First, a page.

It's cold outside and you want to use your garage workshop. First, you need to figure out what kind of heater to get for the garage. Do you want something that will keep the entire garage warm or just a small area? Here's how to choose the power and features of your new garage heater.
Radiant heat feels the warmest because it warms the person rather than the air. Forced air feels good but wastes energy on heating air that quickly gets cold again. Convection heat feels good so long as it's close to your body. Electric heat is expensive to run but requires no ventilation. Natural gas is only slightly cheaper than electricity. Propane is competitively priced. Electric heat does not require ventilation, while propane and natural gas do require ventilation.
The most economical choice is to insulate the garage before heating it. Learn more in our articles: Is Batt or Rigid Foam a Better Choice for Garage Insulation?, and Should You Insulate the Garage Door? Read This Before You Do (they open in new browser windows)
You need a minimum BTU for the garage size and climate. Here are some heater examples for a one-car and a two-car garage, in warm and in cold climates.
|1-Car Garage, Warm Climate, Minimum 7500 BTU||1-Car Garage, Cold Climate, Minimum
|2-Car Garage, Warm Climate, Minimum 15000 BTU||2-Car Garage, Cold Climate,
|Newair NGH170GA00 Electric Convection 5120 BTU, $109.99, I just put this here to show you that a heater can be too weak even for a small garage in a warm climate||NO||NO||NO||NO|
|DuraHeat Electric Forced Air 34120 BTU, $223.99||YES||YES||YES||YES|
|PROPANE HEATERS, REQUIRES PORTABLE TANK|
|Dyna-Glo Thermoheat Propane Radiant 15000 BTU Requires portable propane tank, $59.95||YES||YES||YES||NO|
|Mr. Heater Propane Convection 38000 BTU Requires portable propane tank, $149.99||YES||YES||YES||YES|
|Dyna-Glo Thermoheat Propane Radiant 40000 BTTU Requires portable propane tank, $106.46||YES||YES||YES||YES|
|Mr. Heater Propane Forced Air 60000 BTU Requires portable propane tank, 519.99||YES||YES||YES||YES|
|Dyna-Glo Delux KFA80DGD Kerosene Forced Air 80000 BTU, $199||YES||YES||YES||YES|
|NATURAL GAS, REQUIRES NATURAL GAS LINE|
|Hot Dawg Garage Ceiling Heater Natural Gas Convection 30000 BTU, $958.14||YES||YES||YES||YES|
|Dyna-Glo Natural Gas Radiant 30000 BTU, $232.14||YES||YES||YES||YES|
|Hot Dawg Garage Ceiling Heater Natural Gas Convection 45000 BTU, $952.26||YES||YES||YES||YES|
The Pros and Cons of Radiant Heat
Radiant heaters create infrared heat, which is by far the nicest and warmest type of heating. Infrared warms objects rather than air. That's how infrared headers use less energy than other types.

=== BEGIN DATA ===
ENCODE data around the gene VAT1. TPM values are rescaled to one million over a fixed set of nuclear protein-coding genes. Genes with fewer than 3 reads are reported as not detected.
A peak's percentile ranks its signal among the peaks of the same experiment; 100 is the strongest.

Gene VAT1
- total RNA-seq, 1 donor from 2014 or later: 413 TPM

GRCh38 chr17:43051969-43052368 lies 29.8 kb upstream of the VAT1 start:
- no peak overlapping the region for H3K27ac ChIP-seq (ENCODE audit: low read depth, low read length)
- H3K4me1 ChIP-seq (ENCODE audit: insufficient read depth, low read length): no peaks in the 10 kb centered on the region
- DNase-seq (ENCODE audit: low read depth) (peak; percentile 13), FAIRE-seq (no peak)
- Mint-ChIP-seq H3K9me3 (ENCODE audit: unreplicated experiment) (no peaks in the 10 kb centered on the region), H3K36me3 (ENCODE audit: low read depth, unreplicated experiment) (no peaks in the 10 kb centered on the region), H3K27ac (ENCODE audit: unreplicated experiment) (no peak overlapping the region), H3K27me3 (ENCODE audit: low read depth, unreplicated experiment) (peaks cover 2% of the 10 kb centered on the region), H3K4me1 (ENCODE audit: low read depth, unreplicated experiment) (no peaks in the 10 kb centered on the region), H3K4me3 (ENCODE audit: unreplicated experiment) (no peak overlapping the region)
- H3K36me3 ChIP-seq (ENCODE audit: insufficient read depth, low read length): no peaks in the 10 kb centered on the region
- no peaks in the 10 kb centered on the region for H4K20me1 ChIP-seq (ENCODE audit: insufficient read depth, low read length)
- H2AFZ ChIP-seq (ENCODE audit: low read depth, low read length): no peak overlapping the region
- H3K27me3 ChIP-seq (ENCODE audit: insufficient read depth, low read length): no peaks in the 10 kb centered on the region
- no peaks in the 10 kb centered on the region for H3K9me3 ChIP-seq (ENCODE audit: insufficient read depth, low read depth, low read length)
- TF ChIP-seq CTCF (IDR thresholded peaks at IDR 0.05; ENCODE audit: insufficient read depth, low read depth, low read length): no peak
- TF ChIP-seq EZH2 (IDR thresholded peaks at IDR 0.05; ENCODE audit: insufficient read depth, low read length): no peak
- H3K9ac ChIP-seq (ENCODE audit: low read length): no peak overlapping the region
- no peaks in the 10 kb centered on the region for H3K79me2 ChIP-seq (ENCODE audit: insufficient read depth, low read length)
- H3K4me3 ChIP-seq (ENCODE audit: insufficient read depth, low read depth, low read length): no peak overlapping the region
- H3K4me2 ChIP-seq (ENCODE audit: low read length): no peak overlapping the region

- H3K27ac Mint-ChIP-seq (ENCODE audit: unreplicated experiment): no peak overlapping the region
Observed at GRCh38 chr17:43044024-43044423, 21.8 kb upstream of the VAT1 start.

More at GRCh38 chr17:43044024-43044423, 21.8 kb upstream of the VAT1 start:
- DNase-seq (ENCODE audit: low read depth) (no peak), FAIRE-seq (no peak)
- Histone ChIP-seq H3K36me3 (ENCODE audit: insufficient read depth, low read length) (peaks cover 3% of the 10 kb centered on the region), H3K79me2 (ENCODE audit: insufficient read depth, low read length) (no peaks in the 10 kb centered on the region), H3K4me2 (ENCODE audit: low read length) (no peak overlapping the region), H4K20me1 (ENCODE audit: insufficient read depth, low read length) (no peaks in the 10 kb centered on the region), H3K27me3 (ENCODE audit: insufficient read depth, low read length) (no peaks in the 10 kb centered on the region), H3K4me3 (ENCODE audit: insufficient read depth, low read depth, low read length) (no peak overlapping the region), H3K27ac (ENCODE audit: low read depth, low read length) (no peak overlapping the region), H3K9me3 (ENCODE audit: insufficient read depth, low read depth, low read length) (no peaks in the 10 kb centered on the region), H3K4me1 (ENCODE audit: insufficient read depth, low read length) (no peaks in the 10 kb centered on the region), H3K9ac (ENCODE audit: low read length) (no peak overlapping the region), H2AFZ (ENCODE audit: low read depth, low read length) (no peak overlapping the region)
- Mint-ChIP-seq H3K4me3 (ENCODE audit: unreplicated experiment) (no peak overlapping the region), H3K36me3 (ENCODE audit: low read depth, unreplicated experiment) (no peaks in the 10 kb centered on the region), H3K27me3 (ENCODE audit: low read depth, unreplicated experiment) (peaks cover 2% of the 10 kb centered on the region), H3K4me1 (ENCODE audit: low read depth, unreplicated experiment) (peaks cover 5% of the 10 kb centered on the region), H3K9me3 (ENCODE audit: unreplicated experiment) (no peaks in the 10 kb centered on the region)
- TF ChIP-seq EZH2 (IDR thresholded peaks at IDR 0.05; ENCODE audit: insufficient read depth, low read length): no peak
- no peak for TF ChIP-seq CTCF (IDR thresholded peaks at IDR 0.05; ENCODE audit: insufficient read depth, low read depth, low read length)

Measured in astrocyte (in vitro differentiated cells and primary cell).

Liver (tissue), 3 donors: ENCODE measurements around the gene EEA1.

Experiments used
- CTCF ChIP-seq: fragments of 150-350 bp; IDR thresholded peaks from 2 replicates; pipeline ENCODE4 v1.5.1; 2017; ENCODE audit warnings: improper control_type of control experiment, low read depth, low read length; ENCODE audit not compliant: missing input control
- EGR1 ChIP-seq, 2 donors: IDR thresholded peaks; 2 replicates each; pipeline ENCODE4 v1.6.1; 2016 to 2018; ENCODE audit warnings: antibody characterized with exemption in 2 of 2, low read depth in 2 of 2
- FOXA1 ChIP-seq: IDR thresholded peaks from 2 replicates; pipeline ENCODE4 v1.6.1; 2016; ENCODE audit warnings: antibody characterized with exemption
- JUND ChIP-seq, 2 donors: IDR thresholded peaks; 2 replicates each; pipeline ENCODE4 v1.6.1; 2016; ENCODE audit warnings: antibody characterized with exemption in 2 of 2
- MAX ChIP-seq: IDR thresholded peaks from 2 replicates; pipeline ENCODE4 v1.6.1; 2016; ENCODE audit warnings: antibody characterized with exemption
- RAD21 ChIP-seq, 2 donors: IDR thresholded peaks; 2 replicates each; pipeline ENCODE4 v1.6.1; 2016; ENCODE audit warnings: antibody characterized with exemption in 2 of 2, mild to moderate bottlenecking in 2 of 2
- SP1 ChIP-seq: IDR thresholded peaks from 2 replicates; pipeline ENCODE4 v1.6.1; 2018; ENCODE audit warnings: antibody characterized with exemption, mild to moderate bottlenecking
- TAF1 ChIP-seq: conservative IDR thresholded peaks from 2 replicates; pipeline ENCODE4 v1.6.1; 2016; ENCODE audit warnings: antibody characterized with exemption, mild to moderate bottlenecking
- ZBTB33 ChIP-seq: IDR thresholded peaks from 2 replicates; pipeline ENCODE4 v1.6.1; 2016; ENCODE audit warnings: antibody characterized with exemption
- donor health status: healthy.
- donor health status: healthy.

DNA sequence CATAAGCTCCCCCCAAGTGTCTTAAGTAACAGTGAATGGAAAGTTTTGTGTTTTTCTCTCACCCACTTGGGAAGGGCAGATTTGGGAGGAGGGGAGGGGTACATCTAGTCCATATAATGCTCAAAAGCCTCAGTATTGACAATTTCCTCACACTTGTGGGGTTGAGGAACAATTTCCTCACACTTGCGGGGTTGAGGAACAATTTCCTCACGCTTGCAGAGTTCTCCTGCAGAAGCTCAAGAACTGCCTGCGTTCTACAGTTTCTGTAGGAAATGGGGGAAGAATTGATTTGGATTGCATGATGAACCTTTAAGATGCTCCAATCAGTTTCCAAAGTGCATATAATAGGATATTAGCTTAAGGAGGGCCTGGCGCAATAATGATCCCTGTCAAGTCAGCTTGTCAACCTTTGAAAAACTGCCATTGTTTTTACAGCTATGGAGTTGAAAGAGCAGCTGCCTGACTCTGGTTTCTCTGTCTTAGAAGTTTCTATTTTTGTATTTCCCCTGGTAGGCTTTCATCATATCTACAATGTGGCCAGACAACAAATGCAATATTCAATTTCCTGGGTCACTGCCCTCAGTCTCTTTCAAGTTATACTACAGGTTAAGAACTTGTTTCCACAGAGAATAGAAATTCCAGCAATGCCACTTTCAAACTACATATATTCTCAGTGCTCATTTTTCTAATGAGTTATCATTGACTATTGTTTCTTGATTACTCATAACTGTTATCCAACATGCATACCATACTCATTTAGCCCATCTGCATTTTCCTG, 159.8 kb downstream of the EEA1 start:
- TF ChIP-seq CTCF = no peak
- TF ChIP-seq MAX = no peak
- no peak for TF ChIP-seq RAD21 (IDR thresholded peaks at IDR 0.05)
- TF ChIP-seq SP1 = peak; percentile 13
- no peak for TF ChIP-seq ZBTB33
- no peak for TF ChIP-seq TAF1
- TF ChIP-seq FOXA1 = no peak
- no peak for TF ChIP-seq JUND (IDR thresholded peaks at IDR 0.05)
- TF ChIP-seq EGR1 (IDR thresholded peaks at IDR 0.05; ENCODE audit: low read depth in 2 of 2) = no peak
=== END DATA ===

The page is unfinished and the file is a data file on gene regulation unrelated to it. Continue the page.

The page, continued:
However, radiant heaters are expensive to run. They can also overheat you to the point of strong burning sensations where your heated clothing touches your skin.
The Pros and Cons of Convection Heat
Convection heat warms the air near the heater. The larger the heater's BTUs, the larger the heated area around the heater. Convection heat warms more of the room than radiant heat.
The Pros and Cons of Forced-Air Heat
Forced-air heaters use blowers to warm the garage air. They warm you, too, if you're in the line of fire or in the warmed air.
Forced-air heat gets more of the room warm than convection or radiant heat. This type of heat also dissipates quickly.
Radiant heat is better for very cold climates. Forced air heat is good at heating larger areas for short periods.
The Pros and Cons of Electric Garage Heat
Electric heaters do not output fumes and do not require ventilation. Electricity tends to be the most expensive of the fuel types, coming in at about three times the price of propane.
Electric heaters using radiant infrared are the most comfortable because they warm the person rather than the air. This makes radiant infrared the most efficient type of electric heater.
The Pros and Cons of Propane Garage Heat
Propane is slightly less expensive than electrical energy. Your garage does not require a natural gas type of hookup for propane. This type of heater uses portable propane fuel purchased in 20 lb. tanks.
The tank method limits the amount of time you can use the heater before needing to change propane tanks. Assume a propane gas heater requires ventilation unless the instructions indicate otherwise.